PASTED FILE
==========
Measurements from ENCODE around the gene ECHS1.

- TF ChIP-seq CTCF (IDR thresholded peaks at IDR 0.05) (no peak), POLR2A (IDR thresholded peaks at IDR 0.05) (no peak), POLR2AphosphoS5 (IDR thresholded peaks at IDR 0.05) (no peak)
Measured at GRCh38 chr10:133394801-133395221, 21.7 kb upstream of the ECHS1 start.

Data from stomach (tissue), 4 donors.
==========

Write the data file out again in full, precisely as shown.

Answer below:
Measurements from ENCODE around the gene ECHS1.

- TF ChIP-seq CTCF (IDR thresholded peaks at IDR 0.05) (no peak), POLR2A (IDR thresholded peaks at IDR 0.05) (no peak), POLR2AphosphoS5 (IDR thresholded peaks at IDR 0.05) (no peak)
Measured at GRCh38 chr10:133394801-133395221, 21.7 kb upstream of the ECHS1 start.

Data from stomach (tissue), 4 donors.